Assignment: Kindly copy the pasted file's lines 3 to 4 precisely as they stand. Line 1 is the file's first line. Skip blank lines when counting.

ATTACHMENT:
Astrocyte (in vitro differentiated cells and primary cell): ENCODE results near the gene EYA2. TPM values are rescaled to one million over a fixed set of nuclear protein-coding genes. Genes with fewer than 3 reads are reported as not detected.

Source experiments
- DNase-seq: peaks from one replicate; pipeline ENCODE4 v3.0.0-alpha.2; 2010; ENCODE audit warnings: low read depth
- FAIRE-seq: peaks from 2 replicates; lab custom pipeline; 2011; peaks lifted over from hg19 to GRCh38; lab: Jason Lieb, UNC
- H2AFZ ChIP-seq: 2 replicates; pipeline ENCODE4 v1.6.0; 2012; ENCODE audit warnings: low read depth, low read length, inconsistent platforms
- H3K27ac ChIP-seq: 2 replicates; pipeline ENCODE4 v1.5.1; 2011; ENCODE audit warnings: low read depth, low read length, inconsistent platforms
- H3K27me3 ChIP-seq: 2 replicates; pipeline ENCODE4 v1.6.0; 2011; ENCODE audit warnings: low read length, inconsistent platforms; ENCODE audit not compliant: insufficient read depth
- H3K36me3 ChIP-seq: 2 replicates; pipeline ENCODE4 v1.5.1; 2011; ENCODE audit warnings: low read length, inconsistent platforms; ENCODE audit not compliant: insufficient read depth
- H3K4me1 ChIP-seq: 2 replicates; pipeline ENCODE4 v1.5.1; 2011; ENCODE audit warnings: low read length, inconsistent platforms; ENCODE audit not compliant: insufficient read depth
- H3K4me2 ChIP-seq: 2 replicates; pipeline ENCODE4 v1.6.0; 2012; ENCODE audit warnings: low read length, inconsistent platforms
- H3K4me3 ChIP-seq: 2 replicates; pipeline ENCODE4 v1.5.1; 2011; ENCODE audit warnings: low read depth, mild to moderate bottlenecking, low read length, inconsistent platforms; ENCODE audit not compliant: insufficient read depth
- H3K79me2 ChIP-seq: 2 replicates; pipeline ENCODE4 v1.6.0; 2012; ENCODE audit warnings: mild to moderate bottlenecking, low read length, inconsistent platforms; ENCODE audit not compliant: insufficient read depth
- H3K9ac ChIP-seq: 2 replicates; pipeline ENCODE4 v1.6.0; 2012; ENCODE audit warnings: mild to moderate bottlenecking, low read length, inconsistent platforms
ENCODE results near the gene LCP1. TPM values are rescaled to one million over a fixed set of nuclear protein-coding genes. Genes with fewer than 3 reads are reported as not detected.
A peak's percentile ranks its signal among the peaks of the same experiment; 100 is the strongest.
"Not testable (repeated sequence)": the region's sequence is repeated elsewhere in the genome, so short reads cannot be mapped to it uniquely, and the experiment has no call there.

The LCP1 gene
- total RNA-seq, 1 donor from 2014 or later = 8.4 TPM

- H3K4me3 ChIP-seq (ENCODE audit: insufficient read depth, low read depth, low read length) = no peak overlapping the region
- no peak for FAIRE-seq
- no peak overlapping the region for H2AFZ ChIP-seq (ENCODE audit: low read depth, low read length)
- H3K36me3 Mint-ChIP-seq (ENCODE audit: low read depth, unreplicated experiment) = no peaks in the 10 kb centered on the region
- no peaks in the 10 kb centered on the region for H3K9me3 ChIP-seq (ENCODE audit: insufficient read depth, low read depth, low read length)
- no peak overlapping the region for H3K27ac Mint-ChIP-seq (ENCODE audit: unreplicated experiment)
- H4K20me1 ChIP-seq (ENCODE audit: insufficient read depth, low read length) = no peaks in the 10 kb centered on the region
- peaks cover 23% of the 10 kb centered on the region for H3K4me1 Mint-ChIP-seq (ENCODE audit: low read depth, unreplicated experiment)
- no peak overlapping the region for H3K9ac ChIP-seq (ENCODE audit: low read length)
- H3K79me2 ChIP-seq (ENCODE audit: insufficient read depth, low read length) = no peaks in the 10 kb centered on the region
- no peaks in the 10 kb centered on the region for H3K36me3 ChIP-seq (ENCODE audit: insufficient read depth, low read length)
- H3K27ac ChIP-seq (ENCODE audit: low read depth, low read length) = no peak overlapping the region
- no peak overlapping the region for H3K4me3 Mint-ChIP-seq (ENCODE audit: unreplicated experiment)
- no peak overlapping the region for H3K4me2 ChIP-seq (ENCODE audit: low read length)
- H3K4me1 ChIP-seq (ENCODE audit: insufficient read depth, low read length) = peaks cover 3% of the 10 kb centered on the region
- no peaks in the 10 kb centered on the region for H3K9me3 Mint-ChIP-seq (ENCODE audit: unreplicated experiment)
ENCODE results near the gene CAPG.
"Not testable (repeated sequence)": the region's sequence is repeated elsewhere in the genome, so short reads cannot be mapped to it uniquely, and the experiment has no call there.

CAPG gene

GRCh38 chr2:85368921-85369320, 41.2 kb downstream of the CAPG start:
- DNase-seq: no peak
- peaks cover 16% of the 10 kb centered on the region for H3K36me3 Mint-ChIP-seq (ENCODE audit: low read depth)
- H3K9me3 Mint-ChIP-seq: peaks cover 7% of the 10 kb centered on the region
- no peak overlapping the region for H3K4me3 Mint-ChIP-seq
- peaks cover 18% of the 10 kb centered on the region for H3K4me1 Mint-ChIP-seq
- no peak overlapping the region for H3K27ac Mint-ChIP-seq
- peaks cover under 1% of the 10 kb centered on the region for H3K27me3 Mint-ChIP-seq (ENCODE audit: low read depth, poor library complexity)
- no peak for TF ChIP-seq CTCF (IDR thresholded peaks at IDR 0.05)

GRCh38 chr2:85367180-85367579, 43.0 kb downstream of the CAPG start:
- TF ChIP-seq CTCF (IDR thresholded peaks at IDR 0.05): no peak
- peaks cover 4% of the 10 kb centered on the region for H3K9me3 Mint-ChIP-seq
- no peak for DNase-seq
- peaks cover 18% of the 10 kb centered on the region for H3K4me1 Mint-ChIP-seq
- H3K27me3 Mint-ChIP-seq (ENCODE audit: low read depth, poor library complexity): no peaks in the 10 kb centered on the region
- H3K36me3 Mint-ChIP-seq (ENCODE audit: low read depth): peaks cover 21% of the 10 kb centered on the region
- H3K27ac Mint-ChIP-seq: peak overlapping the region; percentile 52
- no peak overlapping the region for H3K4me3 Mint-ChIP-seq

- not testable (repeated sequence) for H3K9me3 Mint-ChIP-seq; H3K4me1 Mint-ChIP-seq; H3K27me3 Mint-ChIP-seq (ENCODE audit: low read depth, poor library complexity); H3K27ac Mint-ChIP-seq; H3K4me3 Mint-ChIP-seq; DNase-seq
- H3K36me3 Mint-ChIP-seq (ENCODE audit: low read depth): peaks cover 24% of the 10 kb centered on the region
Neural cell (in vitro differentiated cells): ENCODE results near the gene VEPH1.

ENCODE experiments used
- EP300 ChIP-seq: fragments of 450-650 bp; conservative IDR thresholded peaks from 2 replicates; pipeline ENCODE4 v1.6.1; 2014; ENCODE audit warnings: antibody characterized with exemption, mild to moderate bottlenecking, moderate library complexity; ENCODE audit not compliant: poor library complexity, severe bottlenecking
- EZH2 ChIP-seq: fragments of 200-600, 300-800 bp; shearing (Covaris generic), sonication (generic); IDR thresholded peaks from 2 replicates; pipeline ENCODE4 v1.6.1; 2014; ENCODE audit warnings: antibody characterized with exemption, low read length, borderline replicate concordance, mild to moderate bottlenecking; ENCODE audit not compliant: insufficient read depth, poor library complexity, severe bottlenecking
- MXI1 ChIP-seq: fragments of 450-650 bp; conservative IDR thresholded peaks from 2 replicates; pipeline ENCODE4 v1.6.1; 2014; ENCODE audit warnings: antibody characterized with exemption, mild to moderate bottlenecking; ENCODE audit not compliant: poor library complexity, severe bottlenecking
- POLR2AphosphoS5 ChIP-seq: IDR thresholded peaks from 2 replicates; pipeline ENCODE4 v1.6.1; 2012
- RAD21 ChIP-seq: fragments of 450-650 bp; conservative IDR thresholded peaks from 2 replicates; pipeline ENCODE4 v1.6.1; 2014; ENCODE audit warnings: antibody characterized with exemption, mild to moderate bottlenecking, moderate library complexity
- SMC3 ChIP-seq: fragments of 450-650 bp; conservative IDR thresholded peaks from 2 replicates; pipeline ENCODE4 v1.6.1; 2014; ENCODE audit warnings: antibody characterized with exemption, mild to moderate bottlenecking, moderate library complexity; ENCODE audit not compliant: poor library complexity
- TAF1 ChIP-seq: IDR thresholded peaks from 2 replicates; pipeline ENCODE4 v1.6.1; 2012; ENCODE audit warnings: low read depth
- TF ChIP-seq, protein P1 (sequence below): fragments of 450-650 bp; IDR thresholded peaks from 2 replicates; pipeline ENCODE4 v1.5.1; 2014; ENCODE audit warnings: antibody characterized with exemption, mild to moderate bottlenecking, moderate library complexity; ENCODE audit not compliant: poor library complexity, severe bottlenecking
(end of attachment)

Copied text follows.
- DNase-seq: peaks from one replicate; pipeline ENCODE4 v3.0.0-alpha.2; 2010; ENCODE audit warnings: low read depth
- FAIRE-seq: peaks from 2 replicates; lab custom pipeline; 2011; peaks lifted over from hg19 to GRCh38; lab: Jason Lieb, UNC